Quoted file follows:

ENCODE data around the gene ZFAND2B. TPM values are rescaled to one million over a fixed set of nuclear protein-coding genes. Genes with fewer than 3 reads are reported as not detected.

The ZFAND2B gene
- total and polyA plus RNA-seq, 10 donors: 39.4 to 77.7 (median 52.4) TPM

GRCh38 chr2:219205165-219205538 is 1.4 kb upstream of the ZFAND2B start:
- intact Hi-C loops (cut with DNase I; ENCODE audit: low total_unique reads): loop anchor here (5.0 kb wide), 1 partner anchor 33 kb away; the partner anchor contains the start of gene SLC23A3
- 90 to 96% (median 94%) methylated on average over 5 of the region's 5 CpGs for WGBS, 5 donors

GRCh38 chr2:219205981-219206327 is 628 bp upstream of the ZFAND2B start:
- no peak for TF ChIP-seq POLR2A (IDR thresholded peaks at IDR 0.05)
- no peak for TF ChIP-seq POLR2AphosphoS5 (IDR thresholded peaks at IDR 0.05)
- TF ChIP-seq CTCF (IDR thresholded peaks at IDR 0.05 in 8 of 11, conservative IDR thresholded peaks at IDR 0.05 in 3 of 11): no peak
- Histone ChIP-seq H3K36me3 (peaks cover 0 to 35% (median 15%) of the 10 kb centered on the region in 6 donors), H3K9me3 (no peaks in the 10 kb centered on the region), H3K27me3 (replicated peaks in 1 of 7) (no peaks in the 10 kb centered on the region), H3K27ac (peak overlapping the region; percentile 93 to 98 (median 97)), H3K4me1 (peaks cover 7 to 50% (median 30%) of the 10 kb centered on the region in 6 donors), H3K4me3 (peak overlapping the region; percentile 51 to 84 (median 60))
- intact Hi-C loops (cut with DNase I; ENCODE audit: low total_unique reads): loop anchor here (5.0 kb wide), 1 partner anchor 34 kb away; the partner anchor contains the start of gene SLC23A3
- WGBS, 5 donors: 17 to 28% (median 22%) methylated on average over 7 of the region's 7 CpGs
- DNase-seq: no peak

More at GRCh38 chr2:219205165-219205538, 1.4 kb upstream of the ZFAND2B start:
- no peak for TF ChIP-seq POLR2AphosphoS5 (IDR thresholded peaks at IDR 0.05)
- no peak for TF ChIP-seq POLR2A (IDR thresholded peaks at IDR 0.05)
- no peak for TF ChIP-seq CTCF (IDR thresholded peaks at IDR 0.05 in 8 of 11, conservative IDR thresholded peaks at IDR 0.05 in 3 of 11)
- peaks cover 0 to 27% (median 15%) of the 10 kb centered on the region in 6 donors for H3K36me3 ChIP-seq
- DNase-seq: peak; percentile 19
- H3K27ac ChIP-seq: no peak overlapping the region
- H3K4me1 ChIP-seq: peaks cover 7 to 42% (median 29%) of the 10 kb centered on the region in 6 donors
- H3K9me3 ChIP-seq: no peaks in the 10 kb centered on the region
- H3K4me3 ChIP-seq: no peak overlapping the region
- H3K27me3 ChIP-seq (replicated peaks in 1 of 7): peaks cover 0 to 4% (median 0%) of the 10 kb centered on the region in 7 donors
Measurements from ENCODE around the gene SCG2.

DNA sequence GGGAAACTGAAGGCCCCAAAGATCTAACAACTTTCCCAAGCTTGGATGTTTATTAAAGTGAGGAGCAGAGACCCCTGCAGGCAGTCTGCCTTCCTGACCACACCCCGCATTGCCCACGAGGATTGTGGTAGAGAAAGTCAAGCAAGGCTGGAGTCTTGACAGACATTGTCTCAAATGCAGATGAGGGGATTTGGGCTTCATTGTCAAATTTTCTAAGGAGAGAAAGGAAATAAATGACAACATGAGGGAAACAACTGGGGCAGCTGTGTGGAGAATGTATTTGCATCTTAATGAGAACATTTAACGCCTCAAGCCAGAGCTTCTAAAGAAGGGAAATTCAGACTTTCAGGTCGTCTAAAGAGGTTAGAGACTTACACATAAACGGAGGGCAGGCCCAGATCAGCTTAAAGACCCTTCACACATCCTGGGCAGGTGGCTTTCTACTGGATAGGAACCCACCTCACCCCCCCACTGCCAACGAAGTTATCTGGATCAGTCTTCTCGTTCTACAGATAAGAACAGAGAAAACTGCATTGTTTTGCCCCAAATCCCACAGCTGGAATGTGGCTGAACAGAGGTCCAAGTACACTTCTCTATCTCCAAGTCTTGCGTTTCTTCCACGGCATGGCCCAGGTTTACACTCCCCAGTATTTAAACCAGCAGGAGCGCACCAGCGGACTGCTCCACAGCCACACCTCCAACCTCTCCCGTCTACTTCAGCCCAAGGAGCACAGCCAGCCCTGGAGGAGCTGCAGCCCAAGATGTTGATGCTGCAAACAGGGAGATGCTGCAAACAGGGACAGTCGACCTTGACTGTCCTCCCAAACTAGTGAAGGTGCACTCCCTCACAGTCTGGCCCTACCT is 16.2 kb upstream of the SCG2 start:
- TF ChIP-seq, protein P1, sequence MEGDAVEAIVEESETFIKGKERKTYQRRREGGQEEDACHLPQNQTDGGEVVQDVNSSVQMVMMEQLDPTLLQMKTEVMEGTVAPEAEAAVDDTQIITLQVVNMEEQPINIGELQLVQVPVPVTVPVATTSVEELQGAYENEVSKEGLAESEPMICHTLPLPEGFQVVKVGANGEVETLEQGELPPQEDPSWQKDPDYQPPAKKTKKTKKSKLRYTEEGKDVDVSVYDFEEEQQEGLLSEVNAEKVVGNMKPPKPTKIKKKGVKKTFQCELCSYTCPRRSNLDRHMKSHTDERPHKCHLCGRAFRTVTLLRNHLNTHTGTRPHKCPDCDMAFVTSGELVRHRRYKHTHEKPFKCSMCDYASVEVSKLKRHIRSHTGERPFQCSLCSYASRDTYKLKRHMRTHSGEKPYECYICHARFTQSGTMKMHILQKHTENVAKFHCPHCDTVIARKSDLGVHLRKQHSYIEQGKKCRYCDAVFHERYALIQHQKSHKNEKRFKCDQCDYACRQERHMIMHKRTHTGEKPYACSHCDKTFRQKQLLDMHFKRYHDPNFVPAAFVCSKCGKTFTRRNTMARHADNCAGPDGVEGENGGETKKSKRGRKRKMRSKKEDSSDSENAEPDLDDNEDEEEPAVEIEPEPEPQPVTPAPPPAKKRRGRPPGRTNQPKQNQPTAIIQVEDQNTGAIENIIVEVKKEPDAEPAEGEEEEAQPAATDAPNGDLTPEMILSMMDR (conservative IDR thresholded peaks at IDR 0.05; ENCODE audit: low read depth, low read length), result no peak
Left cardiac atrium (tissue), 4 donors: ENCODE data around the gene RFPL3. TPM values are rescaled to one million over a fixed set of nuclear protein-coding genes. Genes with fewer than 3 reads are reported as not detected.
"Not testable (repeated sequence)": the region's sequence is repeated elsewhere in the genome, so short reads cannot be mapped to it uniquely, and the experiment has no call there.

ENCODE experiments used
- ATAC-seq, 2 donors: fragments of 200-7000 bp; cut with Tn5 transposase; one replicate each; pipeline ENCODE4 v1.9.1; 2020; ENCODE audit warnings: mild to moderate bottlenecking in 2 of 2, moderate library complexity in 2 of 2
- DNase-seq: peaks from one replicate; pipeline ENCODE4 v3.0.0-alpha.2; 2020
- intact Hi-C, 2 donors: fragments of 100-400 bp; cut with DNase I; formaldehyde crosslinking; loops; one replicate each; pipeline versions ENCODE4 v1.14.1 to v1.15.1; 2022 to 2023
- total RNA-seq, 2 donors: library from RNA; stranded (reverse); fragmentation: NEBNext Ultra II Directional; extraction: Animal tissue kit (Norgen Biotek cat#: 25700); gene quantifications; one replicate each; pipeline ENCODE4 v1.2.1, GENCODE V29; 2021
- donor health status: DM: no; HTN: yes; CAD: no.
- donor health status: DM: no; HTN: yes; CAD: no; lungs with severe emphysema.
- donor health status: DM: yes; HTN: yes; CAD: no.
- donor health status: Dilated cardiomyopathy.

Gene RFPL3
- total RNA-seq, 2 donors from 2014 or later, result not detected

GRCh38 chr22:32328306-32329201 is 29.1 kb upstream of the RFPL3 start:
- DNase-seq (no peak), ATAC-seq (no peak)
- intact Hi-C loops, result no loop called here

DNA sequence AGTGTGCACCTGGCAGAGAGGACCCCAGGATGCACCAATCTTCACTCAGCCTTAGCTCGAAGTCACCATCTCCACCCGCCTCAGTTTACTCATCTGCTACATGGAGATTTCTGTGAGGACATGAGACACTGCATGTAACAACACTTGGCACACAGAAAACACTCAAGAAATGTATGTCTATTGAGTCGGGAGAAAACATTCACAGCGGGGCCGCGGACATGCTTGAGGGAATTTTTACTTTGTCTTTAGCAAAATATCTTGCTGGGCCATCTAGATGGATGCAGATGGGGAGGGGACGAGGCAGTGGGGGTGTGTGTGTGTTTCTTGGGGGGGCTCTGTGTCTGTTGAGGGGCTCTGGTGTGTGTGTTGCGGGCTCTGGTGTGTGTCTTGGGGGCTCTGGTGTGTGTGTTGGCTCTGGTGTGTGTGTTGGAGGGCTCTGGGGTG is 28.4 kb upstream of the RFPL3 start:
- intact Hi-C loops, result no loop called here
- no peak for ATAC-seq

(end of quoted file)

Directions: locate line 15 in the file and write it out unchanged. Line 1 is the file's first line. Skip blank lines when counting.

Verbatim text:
More at GRCh38 chr2:219205165-219205538, 1.4 kb upstream of the ZFAND2B start: